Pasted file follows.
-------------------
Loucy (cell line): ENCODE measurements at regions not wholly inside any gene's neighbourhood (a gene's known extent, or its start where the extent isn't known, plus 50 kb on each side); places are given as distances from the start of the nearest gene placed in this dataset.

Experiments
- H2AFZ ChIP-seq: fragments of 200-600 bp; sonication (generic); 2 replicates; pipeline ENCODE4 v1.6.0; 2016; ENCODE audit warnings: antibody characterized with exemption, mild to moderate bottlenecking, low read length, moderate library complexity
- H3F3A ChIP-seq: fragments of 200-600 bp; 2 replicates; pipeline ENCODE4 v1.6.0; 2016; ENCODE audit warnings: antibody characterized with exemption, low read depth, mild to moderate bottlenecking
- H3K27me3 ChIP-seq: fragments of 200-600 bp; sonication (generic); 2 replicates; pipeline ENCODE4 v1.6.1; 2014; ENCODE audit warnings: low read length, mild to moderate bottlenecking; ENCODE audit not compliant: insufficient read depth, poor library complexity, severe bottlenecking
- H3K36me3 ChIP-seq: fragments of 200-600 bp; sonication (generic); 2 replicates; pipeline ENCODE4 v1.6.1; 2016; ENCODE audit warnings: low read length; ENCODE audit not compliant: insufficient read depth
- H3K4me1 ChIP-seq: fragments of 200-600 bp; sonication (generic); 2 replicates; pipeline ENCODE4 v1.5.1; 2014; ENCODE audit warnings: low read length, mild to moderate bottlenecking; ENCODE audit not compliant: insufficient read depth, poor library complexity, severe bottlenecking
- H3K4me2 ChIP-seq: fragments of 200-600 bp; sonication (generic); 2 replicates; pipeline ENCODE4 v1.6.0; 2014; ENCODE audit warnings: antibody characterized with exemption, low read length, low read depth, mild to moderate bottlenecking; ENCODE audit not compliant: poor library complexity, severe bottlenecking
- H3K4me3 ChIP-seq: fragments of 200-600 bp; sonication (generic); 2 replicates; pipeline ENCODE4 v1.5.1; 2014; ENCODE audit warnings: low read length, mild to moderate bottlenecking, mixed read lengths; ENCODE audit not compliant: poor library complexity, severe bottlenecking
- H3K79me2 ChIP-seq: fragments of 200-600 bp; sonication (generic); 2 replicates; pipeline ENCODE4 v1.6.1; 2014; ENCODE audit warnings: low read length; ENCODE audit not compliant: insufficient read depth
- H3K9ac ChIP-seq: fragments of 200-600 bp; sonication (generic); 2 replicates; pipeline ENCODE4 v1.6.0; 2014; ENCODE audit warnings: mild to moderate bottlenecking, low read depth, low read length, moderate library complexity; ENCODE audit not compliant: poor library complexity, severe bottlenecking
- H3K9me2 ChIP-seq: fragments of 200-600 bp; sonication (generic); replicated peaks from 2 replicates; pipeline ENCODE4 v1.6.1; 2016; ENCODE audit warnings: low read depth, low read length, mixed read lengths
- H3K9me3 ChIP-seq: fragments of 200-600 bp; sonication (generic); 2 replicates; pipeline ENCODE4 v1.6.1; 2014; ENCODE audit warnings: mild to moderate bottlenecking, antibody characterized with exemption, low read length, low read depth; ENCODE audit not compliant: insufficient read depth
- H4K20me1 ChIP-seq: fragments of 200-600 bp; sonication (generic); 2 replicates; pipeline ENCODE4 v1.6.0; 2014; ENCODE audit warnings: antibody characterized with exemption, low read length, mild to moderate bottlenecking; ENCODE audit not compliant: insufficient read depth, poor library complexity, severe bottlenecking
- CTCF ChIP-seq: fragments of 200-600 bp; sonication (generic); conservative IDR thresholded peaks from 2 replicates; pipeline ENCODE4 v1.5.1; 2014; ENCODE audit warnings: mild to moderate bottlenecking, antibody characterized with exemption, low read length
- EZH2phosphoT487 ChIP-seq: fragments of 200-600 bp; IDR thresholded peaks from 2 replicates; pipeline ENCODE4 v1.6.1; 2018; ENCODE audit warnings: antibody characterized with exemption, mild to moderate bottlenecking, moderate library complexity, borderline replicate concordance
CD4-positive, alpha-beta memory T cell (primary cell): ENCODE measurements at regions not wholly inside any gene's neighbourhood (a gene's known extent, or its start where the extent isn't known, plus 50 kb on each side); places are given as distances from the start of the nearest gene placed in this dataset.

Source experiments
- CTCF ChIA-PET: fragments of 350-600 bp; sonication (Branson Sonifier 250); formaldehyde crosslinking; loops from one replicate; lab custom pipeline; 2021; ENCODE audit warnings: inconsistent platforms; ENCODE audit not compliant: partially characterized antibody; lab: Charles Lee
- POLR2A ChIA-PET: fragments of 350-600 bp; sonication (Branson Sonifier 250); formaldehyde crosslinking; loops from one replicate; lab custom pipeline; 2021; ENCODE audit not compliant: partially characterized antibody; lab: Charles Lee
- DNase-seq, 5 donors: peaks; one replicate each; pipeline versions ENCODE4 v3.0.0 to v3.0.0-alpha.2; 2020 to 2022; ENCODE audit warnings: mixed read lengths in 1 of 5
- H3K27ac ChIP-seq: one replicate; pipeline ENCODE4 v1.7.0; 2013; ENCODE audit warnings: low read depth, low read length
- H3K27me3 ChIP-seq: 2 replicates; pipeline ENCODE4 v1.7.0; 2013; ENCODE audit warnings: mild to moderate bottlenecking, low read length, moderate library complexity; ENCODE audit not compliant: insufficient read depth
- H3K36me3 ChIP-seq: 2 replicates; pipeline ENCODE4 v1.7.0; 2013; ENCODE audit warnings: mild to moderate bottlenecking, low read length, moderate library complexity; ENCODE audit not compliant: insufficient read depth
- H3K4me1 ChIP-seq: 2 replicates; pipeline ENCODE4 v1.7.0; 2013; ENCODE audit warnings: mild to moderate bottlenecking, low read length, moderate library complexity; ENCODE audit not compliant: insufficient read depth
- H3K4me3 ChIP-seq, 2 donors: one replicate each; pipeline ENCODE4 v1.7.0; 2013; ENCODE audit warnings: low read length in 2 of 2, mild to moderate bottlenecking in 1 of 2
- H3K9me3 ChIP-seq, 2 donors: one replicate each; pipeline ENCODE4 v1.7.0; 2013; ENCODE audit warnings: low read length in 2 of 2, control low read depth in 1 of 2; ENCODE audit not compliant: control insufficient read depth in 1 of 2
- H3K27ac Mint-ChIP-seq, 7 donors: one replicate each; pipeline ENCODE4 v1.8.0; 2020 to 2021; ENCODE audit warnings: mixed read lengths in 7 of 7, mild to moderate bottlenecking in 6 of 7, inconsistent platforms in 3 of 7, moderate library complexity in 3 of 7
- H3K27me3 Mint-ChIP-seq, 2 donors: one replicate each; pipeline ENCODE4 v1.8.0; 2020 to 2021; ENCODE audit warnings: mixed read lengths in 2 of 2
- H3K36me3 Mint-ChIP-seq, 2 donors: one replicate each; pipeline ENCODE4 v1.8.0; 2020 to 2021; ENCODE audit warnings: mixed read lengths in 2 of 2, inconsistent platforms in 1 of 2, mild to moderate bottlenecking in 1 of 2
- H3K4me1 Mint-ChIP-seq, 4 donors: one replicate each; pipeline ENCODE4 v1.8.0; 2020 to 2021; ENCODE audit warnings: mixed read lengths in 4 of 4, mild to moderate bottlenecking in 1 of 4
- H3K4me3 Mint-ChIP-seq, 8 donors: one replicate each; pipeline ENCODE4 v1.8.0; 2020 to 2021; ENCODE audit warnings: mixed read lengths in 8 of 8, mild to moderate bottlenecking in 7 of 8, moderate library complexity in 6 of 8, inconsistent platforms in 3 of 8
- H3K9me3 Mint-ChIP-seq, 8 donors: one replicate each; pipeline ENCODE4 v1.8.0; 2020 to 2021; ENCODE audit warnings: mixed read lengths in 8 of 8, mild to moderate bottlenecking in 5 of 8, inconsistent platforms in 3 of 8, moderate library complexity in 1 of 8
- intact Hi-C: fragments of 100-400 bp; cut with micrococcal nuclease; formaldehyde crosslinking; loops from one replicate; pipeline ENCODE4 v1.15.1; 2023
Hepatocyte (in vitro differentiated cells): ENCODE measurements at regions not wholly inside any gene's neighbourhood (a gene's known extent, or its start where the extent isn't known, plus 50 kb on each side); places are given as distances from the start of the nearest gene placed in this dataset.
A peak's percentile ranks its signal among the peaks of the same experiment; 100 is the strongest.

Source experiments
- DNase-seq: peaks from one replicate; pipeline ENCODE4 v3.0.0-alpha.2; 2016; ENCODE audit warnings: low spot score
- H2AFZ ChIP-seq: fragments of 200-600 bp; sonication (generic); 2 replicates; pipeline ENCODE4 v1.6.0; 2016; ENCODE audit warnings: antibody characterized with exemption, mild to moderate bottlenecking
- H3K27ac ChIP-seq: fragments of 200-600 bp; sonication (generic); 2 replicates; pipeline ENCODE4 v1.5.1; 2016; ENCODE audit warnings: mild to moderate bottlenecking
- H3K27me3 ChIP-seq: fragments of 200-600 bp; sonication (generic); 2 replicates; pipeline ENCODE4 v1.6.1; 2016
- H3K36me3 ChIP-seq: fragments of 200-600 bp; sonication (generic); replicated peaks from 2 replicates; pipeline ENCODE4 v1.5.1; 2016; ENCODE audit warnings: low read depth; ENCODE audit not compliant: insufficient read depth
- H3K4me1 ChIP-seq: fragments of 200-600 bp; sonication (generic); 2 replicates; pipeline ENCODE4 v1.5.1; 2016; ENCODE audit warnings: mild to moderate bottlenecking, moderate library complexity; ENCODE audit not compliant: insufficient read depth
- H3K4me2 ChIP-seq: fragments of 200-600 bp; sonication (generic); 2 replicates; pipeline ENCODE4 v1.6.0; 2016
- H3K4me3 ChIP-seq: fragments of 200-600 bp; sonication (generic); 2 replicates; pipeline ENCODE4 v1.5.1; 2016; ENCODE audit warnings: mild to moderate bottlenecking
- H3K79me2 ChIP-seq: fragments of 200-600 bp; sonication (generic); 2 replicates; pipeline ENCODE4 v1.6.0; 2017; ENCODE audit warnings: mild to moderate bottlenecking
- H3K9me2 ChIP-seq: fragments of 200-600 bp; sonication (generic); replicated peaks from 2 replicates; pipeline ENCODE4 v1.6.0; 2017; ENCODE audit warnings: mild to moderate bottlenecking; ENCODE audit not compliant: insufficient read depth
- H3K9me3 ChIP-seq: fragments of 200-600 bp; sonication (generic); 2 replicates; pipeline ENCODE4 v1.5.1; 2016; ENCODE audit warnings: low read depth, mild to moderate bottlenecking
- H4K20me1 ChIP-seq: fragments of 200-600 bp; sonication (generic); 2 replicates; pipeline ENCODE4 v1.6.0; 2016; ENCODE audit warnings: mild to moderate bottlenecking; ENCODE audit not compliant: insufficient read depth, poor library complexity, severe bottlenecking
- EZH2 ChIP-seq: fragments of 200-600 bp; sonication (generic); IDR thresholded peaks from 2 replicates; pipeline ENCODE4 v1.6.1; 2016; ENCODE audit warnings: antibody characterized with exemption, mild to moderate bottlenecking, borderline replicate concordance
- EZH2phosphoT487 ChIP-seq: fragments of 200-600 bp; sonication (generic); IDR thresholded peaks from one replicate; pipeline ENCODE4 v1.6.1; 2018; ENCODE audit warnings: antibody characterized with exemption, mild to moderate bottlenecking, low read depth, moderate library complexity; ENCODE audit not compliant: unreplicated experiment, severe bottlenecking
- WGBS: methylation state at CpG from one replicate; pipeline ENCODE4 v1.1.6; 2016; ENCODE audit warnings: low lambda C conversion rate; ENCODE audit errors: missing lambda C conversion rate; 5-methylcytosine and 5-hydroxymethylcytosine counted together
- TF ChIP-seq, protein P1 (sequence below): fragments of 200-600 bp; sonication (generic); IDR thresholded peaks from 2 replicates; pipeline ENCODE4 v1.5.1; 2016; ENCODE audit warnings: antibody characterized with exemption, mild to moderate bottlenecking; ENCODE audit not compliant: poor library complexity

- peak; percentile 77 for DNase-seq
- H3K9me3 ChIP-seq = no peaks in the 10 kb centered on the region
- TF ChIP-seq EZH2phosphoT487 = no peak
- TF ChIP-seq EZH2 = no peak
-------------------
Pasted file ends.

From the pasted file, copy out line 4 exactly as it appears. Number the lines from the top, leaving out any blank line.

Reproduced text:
- H3F3A ChIP-seq: fragments of 200-600 bp; 2 replicates; pipeline ENCODE4 v1.6.0; 2016; ENCODE audit warnings: antibody characterized with exemption, low read depth, mild to moderate bottlenecking